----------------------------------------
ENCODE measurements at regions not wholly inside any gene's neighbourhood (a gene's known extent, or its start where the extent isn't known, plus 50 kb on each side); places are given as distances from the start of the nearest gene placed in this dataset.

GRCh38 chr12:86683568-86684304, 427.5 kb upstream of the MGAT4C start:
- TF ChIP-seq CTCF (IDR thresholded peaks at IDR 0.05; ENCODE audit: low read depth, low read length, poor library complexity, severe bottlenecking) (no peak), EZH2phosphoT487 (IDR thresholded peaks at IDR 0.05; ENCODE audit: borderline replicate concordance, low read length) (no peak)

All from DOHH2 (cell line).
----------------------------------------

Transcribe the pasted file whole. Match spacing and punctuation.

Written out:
ENCODE measurements at regions not wholly inside any gene's neighbourhood (a gene's known extent, or its start where the extent isn't known, plus 50 kb on each side); places are given as distances from the start of the nearest gene placed in this dataset.

GRCh38 chr12:86683568-86684304, 427.5 kb upstream of the MGAT4C start:
- TF ChIP-seq CTCF (IDR thresholded peaks at IDR 0.05; ENCODE audit: low read depth, low read length, poor library complexity, severe bottlenecking) (no peak), EZH2phosphoT487 (IDR thresholded peaks at IDR 0.05; ENCODE audit: borderline replicate concordance, low read length) (no peak)

All from DOHH2 (cell line).